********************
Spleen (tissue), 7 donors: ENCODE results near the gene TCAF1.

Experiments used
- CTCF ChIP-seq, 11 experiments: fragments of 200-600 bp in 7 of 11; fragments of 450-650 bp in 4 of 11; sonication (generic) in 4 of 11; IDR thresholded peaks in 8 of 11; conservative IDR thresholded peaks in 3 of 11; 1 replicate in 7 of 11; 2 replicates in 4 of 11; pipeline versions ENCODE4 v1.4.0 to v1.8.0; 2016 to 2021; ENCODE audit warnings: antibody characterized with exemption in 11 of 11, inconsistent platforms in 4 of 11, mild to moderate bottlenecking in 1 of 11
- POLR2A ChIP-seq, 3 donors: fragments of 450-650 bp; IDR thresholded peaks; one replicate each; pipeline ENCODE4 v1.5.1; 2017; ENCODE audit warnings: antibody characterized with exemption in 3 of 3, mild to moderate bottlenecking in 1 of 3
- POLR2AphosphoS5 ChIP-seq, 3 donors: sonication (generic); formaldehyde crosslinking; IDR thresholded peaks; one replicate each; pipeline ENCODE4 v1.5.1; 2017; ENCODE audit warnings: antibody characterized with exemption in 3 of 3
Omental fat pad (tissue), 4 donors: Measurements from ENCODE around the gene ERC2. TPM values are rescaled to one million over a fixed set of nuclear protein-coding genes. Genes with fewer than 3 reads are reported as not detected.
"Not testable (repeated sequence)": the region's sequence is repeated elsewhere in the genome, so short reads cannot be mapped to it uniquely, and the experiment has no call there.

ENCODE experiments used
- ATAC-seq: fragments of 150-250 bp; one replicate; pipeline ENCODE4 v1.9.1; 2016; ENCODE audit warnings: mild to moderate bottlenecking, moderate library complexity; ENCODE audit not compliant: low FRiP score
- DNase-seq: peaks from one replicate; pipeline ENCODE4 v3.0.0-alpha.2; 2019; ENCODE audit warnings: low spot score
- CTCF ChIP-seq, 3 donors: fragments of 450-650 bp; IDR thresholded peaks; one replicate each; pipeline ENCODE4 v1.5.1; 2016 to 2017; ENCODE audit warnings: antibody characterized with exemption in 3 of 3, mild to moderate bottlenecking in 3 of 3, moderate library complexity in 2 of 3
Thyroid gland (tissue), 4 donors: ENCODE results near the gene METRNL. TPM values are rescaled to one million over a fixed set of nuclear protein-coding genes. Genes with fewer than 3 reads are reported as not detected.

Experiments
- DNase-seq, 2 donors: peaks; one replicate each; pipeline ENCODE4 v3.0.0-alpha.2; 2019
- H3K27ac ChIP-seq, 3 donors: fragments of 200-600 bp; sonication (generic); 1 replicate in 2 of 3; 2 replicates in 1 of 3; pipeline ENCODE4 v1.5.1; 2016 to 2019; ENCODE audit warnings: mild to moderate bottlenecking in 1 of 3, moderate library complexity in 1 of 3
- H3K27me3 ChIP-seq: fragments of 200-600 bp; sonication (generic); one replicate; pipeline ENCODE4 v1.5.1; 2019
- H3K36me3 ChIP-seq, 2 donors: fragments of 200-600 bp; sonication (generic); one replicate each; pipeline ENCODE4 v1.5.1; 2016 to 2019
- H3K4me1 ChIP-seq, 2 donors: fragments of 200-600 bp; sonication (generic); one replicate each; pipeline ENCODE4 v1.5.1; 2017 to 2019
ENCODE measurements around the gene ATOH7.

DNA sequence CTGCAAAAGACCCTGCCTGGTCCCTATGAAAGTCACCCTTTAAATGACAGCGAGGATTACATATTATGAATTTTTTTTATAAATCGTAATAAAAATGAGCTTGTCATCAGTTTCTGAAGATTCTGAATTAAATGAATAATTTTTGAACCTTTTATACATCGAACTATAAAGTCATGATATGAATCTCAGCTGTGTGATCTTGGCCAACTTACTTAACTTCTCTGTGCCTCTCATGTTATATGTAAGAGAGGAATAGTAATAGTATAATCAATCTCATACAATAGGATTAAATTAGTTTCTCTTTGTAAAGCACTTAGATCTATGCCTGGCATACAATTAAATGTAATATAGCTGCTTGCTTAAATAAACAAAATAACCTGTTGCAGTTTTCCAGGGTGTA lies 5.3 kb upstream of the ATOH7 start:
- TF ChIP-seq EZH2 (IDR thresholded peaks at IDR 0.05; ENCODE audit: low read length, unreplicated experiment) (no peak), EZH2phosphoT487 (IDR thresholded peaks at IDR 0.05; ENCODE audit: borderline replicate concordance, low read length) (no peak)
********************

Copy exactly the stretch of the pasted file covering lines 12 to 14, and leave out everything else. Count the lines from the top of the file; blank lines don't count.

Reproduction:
Thyroid gland (tissue), 4 donors: ENCODE results near the gene METRNL. TPM values are rescaled to one million over a fixed set of nuclear protein-coding genes. Genes with fewer than 3 reads are reported as not detected.

Experiments
- DNase-seq, 2 donors: peaks; one replicate each; pipeline ENCODE4 v3.0.0-alpha.2; 2019